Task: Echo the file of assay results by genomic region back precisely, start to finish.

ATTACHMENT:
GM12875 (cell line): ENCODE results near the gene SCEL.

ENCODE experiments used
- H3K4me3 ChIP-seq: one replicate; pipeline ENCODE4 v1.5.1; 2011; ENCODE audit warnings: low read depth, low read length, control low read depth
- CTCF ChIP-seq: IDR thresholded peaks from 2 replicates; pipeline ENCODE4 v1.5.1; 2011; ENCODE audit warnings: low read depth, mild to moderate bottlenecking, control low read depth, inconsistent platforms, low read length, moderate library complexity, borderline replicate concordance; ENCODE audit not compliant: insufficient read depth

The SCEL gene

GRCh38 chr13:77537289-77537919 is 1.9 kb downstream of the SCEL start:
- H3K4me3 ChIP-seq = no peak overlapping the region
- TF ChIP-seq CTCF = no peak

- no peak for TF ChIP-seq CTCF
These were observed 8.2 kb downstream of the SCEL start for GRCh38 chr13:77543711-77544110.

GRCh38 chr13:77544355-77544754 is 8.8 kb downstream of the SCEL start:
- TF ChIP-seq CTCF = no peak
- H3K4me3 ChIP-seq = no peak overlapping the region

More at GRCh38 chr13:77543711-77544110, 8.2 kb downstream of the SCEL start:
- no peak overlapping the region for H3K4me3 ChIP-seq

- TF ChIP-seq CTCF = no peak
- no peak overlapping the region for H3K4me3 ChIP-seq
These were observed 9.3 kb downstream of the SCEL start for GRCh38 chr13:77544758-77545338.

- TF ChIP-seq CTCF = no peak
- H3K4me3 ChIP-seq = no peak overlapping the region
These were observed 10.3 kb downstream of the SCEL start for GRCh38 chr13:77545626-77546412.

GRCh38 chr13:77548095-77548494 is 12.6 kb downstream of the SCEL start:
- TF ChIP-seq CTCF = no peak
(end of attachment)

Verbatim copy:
GM12875 (cell line): ENCODE results near the gene SCEL.

ENCODE experiments used
- H3K4me3 ChIP-seq: one replicate; pipeline ENCODE4 v1.5.1; 2011; ENCODE audit warnings: low read depth, low read length, control low read depth
- CTCF ChIP-seq: IDR thresholded peaks from 2 replicates; pipeline ENCODE4 v1.5.1; 2011; ENCODE audit warnings: low read depth, mild to moderate bottlenecking, control low read depth, inconsistent platforms, low read length, moderate library complexity, borderline replicate concordance; ENCODE audit not compliant: insufficient read depth

The SCEL gene

GRCh38 chr13:77537289-77537919 is 1.9 kb downstream of the SCEL start:
- H3K4me3 ChIP-seq = no peak overlapping the region
- TF ChIP-seq CTCF = no peak

- no peak for TF ChIP-seq CTCF
These were observed 8.2 kb downstream of the SCEL start for GRCh38 chr13:77543711-77544110.

GRCh38 chr13:77544355-77544754 is 8.8 kb downstream of the SCEL start:
- TF ChIP-seq CTCF = no peak
- H3K4me3 ChIP-seq = no peak overlapping the region

More at GRCh38 chr13:77543711-77544110, 8.2 kb downstream of the SCEL start:
- no peak overlapping the region for H3K4me3 ChIP-seq

- TF ChIP-seq CTCF = no peak
- no peak overlapping the region for H3K4me3 ChIP-seq
These were observed 9.3 kb downstream of the SCEL start for GRCh38 chr13:77544758-77545338.

- TF ChIP-seq CTCF = no peak
- H3K4me3 ChIP-seq = no peak overlapping the region
These were observed 10.3 kb downstream of the SCEL start for GRCh38 chr13:77545626-77546412.

GRCh38 chr13:77548095-77548494 is 12.6 kb downstream of the SCEL start:
- TF ChIP-seq CTCF = no peak